Using GNOME Disks
If you are using any GNOME based Linux distribution that comes with the latest stack of GTK3 apps, you can easily create a bootable Windows 10 USB without installing third party apps.
To begin with, plug-in the USB drive that you will be using for installation of Windows 10. Launch “GNOME Disks” app from the application launcher. In some distributions, it may be simply called “Disks”. If you are using a Linux distribution that doesn’t use a GNOME based desktop environment, you can still use the method explained below by manually installing the “GNOME Disks” app. On Ubuntu and its derivatives, you can install the app by running the command below:
To install GNOME disks in other Linux distributions, search for the term “GNOME Disks” in the package manager.
Now click on the external USB drive tab on the left side of the app, followed by a click on “Format Disk…” option.
Be careful when proceeding with the format option and double check that you are erasing the correct drive. On the next screen, ensure that “(MBR / DOS)” is selected and click on the “Format…” button.
Wait for the formatting process to finish and then click on the “+” sign to create a new partition, as shown in the screenshot below.
Follow the on-screen instructions till you arrive at the “Format Volume” window. Choose new partition type as “NTFS”.
Wait for the partition creation process to finish. Now go to the folder where your Windows 10 “ISO” file is located and right click on the ISO image file. Click on the “Open With Disk Image Mounter” menu option. You will now get a new mount point entry in the sidebar of Nautilus file manager. Clicking on the new mount point will give you access to all files present in the ISO image file. Alternatively, you can extract the image file to get the contents.
Copy all files from the new mount point (or files extracted from ISO image) to your external USB drive and wait for the process to finish.
Once copying is done, safely eject the drive from the file manager by right clicking on its mount point in the sidebar. Note that you may get a “Do not unplug the drive until the write process has finished” message after safely removing the drive. Do not attempt to remove the external drive during the write process to avoid data corruption. Once the writing process has finished, you will receive another “can be safely removed” message.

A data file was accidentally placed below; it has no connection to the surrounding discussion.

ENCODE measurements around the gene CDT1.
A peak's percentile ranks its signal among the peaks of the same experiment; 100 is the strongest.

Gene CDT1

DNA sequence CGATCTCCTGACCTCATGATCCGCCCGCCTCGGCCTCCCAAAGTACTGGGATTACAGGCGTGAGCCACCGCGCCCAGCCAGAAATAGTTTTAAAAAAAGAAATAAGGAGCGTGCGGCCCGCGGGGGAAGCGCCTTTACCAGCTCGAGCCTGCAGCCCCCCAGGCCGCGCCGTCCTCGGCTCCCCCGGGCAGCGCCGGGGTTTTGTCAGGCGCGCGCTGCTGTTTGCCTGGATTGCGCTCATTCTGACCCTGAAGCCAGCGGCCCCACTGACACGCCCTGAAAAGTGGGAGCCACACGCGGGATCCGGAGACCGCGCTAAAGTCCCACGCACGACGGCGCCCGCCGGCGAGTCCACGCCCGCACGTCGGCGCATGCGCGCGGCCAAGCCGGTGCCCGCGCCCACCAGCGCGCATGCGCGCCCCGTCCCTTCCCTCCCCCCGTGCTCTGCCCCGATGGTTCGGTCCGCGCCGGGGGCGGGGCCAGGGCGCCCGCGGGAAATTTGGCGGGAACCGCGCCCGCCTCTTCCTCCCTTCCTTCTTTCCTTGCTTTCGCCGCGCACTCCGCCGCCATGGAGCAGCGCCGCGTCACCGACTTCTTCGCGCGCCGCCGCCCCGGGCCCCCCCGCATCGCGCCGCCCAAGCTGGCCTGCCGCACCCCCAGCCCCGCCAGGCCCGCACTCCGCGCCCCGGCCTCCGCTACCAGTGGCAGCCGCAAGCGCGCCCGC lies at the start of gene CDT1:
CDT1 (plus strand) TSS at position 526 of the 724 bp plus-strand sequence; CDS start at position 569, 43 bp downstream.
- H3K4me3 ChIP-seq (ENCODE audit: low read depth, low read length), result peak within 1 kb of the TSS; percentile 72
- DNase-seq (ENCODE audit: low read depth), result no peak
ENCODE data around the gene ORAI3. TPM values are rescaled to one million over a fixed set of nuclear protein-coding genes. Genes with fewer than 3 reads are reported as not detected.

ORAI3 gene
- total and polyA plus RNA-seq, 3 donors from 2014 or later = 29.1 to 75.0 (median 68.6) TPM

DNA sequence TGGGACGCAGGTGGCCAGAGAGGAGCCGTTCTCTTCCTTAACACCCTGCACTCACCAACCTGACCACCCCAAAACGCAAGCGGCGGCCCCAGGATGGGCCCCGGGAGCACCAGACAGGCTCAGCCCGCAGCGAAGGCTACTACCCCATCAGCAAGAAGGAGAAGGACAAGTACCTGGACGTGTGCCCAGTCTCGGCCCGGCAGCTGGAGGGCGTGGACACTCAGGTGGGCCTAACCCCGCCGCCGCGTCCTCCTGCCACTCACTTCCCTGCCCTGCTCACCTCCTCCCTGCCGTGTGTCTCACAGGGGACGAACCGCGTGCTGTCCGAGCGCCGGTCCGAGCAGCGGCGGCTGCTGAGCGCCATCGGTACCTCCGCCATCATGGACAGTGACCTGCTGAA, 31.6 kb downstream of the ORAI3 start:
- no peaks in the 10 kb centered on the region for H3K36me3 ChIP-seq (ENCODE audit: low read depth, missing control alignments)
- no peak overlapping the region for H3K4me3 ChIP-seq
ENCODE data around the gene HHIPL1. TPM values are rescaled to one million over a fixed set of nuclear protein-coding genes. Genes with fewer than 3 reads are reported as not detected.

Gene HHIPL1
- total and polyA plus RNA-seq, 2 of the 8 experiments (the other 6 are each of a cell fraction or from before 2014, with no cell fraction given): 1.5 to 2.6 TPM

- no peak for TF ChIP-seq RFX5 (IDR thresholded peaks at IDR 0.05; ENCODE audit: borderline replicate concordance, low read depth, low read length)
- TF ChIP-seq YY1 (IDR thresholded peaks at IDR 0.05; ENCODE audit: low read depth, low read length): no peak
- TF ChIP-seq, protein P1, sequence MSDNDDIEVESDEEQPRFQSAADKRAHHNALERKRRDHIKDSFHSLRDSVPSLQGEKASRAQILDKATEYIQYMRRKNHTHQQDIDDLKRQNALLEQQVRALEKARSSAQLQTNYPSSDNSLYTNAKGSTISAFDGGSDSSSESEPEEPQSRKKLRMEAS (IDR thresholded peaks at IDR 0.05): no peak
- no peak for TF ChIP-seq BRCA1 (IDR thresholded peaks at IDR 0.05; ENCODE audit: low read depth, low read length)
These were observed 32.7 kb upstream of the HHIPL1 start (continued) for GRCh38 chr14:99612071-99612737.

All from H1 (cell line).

If you have followed the steps correctly so far, the external USB drive will now host a bootable copy of Windows 10.
You can also create a bootable Windows 10 USB drive using “GParted”. GParted is a full-featured partition manager, much older and advanced than GNOME disks. If you prefer to use GParted, follow the instructions below.
On Ubuntu, you can install gparted by running the command below:
To install gparted in other Linux distributions, search for the term “gparted” in the package manager.
Once you have gparted installed, launch it form application launcher, click on dropdown menu in top right corner and select your external USB drive. Make sure that you have selected the correct drive and then click on the “Device” menu. Click on “Create Partition Table…” to completely format the drive.
On the next screen, ensure that the “partition table type” is “msdos” and click on the “Apply” button.
Once the partition table has been created, right click on unallocated space and click on “New” menuentry.
In the “File system:” dropdown menu, select “ntfs” and click on the “Add” button.
Next, click on the green tick button on the top toolbar to apply the changes.
Wait for the pending operations to finish.
Almost done. In the final step, mount or extract Windows 10 ISO image file (as explained in the first section) and copy all files to the newly formatted USB drive. Safely eject the drive once copying is done.
There are a couple of third party apps specifically developed to create bootable Windows 10 media. However, their development seems to have stopped and OS specific packages are hard to find on latest Linux distributions. Methods explained above not only get the job done, but provide a much faster and reliable way to create a bootable Windows 10 USB drive, without requiring third party apps.